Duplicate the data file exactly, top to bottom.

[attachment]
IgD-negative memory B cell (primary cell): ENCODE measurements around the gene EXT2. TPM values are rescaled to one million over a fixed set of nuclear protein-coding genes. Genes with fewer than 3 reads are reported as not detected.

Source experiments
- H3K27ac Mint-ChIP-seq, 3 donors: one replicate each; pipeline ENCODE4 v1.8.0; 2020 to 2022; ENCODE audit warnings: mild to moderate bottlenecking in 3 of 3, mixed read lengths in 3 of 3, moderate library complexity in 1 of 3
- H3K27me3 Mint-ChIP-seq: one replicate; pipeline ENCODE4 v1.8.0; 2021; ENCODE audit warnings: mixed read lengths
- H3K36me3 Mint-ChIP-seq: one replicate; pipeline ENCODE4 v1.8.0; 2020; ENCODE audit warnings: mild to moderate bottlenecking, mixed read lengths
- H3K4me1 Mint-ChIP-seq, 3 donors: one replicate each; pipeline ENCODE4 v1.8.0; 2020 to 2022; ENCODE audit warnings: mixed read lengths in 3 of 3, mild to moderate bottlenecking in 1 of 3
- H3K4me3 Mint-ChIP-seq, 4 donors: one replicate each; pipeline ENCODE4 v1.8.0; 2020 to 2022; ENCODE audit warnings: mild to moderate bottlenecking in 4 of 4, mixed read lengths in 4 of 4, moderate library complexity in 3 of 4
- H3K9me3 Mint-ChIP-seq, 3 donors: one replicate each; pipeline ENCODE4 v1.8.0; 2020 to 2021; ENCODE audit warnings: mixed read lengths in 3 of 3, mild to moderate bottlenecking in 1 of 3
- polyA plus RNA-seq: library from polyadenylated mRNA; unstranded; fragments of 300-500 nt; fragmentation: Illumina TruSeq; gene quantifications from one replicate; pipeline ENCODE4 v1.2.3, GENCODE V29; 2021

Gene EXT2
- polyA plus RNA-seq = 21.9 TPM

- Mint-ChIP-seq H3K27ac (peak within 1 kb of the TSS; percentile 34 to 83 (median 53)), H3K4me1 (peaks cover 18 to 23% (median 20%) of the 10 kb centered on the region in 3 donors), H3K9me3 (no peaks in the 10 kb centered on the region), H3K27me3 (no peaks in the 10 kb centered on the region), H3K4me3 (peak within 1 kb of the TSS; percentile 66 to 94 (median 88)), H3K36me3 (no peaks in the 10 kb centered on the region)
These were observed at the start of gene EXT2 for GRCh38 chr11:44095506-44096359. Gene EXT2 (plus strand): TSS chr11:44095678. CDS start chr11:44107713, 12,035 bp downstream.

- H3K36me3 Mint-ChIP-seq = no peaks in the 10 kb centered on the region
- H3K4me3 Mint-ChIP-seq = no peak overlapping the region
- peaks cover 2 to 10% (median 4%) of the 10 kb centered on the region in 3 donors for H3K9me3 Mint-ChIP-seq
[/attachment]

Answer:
IgD-negative memory B cell (primary cell): ENCODE measurements around the gene EXT2. TPM values are rescaled to one million over a fixed set of nuclear protein-coding genes. Genes with fewer than 3 reads are reported as not detected.

Source experiments
- H3K27ac Mint-ChIP-seq, 3 donors: one replicate each; pipeline ENCODE4 v1.8.0; 2020 to 2022; ENCODE audit warnings: mild to moderate bottlenecking in 3 of 3, mixed read lengths in 3 of 3, moderate library complexity in 1 of 3
- H3K27me3 Mint-ChIP-seq: one replicate; pipeline ENCODE4 v1.8.0; 2021; ENCODE audit warnings: mixed read lengths
- H3K36me3 Mint-ChIP-seq: one replicate; pipeline ENCODE4 v1.8.0; 2020; ENCODE audit warnings: mild to moderate bottlenecking, mixed read lengths
- H3K4me1 Mint-ChIP-seq, 3 donors: one replicate each; pipeline ENCODE4 v1.8.0; 2020 to 2022; ENCODE audit warnings: mixed read lengths in 3 of 3, mild to moderate bottlenecking in 1 of 3
- H3K4me3 Mint-ChIP-seq, 4 donors: one replicate each; pipeline ENCODE4 v1.8.0; 2020 to 2022; ENCODE audit warnings: mild to moderate bottlenecking in 4 of 4, mixed read lengths in 4 of 4, moderate library complexity in 3 of 4
- H3K9me3 Mint-ChIP-seq, 3 donors: one replicate each; pipeline ENCODE4 v1.8.0; 2020 to 2021; ENCODE audit warnings: mixed read lengths in 3 of 3, mild to moderate bottlenecking in 1 of 3
- polyA plus RNA-seq: library from polyadenylated mRNA; unstranded; fragments of 300-500 nt; fragmentation: Illumina TruSeq; gene quantifications from one replicate; pipeline ENCODE4 v1.2.3, GENCODE V29; 2021

Gene EXT2
- polyA plus RNA-seq = 21.9 TPM

- Mint-ChIP-seq H3K27ac (peak within 1 kb of the TSS; percentile 34 to 83 (median 53)), H3K4me1 (peaks cover 18 to 23% (median 20%) of the 10 kb centered on the region in 3 donors), H3K9me3 (no peaks in the 10 kb centered on the region), H3K27me3 (no peaks in the 10 kb centered on the region), H3K4me3 (peak within 1 kb of the TSS; percentile 66 to 94 (median 88)), H3K36me3 (no peaks in the 10 kb centered on the region)
These were observed at the start of gene EXT2 for GRCh38 chr11:44095506-44096359. Gene EXT2 (plus strand): TSS chr11:44095678. CDS start chr11:44107713, 12,035 bp downstream.

- H3K36me3 Mint-ChIP-seq = no peaks in the 10 kb centered on the region
- H3K4me3 Mint-ChIP-seq = no peak overlapping the region
- peaks cover 2 to 10% (median 4%) of the 10 kb centered on the region in 3 donors for H3K9me3 Mint-ChIP-seq